Life in Russia is a bit of a whirlwind: Strange things will happen to you and everything you thought that you knew will be challenged. Non-resistance is the key to making the most of it; everything that will happen to you will have its unique logic and purpose.
At first glance, there’s nothing relaxing about Moscow. This is a futuristic city of money and dreams where opportunity can be found on every corner; Nobody comes here to take a breather.
Interview timeAlice Gallanagh
The Russian way of dealing with the trials of cosmopolitanism is to avoid stress at all times. Every Russian I know sees suffering and depression as circumstantial and momentarily inevitable afflictions; the key is to keep anxiety at bay.
Russian anti-anxiety subverts the notion that you should lose sleep over money and that you’re defined solely by your job or status. It’s a shocking perspective when juxtaposed to urban living, yet it taught me how not to go insane under the weight of deadlines and noisy commutes, and in a moment of madness it even led me to stop using a mobile phone for over two months.
When you adopt this attitude, you suddenly find that you respect your own boundaries much more. Some negativity is unavoidable, but you say, “No,” when you feel you can and want to, and you make the most of what you’re given. Russians, after all, are people who make castles out of khrushchevki.
Hanging out on the beach is all well and good, but are you really ‘relaxed’ if you’re still drawn to your phone and worried about going back to work the whole time? The world is moving at 100mph, yet you’re still able to find a grounded sense of inner calmness; for me, this is relaxation in its purest form.
In a moment of blunt honesty that I would never get back home, one Russian friend summed up her perception of my coming over by asking, “You’re just a lost boy looking for an adventure, aren’t you?”
After an initial moment of thinking “how dare you, I am a professional,” I realized that to be fair, she wasn’t wrong. Russians have made me adventurous. While a “no” goes a long way here, you also get the occasional baffling offer, to which you just have to do as Jim Carrey would do, and say, Yes. I’ll be honest, I wasn’t much tempted by the idea of “digging” (essentially urban manholing), and when I was offered the chance to go “roofing” (rooftop climbing), my initial reaction was like, “Me? But I’m scared of heights.”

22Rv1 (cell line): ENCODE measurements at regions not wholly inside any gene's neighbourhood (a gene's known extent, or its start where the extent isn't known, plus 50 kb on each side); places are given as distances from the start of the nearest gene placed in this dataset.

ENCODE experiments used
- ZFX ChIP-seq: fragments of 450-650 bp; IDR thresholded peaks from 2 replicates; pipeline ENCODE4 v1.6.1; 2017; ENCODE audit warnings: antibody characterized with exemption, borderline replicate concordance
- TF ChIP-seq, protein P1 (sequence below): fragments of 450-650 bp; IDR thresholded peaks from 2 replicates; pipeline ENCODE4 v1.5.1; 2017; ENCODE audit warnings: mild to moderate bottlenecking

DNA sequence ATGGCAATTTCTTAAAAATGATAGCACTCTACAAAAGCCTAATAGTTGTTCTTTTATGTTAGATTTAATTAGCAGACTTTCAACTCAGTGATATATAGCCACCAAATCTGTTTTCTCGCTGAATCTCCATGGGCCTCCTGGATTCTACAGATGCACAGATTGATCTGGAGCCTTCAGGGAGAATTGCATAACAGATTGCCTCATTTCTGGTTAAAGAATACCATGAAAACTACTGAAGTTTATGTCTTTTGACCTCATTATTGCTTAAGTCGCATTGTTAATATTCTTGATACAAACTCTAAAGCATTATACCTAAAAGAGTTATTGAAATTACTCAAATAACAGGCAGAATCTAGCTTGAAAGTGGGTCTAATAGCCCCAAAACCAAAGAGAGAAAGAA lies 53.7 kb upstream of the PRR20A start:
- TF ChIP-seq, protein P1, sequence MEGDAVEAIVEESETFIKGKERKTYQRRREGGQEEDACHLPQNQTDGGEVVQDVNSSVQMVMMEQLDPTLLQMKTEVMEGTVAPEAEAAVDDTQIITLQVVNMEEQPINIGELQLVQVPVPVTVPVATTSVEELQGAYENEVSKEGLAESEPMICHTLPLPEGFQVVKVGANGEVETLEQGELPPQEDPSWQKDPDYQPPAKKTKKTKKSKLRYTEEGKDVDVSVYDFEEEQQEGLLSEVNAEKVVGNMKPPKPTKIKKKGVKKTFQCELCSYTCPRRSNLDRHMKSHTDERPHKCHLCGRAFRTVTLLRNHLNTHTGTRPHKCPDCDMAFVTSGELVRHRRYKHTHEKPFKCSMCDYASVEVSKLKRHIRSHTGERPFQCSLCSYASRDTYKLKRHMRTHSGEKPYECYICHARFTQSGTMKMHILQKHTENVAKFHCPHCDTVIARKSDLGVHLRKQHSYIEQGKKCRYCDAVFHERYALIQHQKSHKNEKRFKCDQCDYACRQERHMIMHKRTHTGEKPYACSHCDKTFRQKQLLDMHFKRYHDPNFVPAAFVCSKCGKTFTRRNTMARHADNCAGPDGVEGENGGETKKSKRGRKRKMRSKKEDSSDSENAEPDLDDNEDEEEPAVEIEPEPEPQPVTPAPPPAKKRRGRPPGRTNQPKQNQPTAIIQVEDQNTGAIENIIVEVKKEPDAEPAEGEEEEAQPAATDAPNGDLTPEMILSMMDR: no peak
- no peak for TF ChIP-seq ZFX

You just have to resist that urge. There’s a voice inside yourself telling you to take the adrenaline hit, and you should listen to it. Whether it’s an offer to spend your Saturday working out in a forest or to spend a week sledding in -50° temperatures, I’ve learned to say “yes” without thinking. The only way you could possibly get bored here is if you deny yourself the instinct to take adventures – Russia, after all, is the place where everything is possible.
The moment I realized I had made it as an honorary Muscovite was at the top of a 30-story building (I won’t say which one), when my friend announced to the city center, in typical Russian frankness, that, “here stands an Irishman who used to be a chicken.” Never had a backhanded compliment felt so cathartic.
I’ve now lived in six different apartments in Moscow, each one with its own history. I started off in a typical granny flat – literally, the landlord was an eighty-year-old woman who would come and check up on me every Saturday afternoon. “You know, things have changed a lot since Stalin’s times,” she once told me in complete earnestness.
That this woman happened to be ordinary in a country such as this was what made her extraordinary. To me, she represented something of a mouthpiece for life under every ruler from Stalin to Putin. This is Russia, after all, where grandeur and extreme hardship are not faraway sentiments confined to textbooks. Here, history and its political answers are found on every street corner; they’re in the stories told by every old woman over a cup of tea.
Red square is a good spot for a clandestine can, I findAlice Gallanagh
No matter where or when you live in Russia, I’d imagine it’s hard not to feel like you’re a part of something enormous. That’s how my Russian friends feel as they write poetry and software code while looking out on the Moscow skyline, and that’s how I envisage the former residents of my current 16th-floor stalinka room felt when they were shipped in in the 1930s and were confronted with its high ceilings and urban omnipresence.
For me, that’s the exact kind of energy that a 22-year-old needs. Sometimes I have my doubts when I find myself knee-deep in snow in the middle of March - but at the end of the day, I’m still here.
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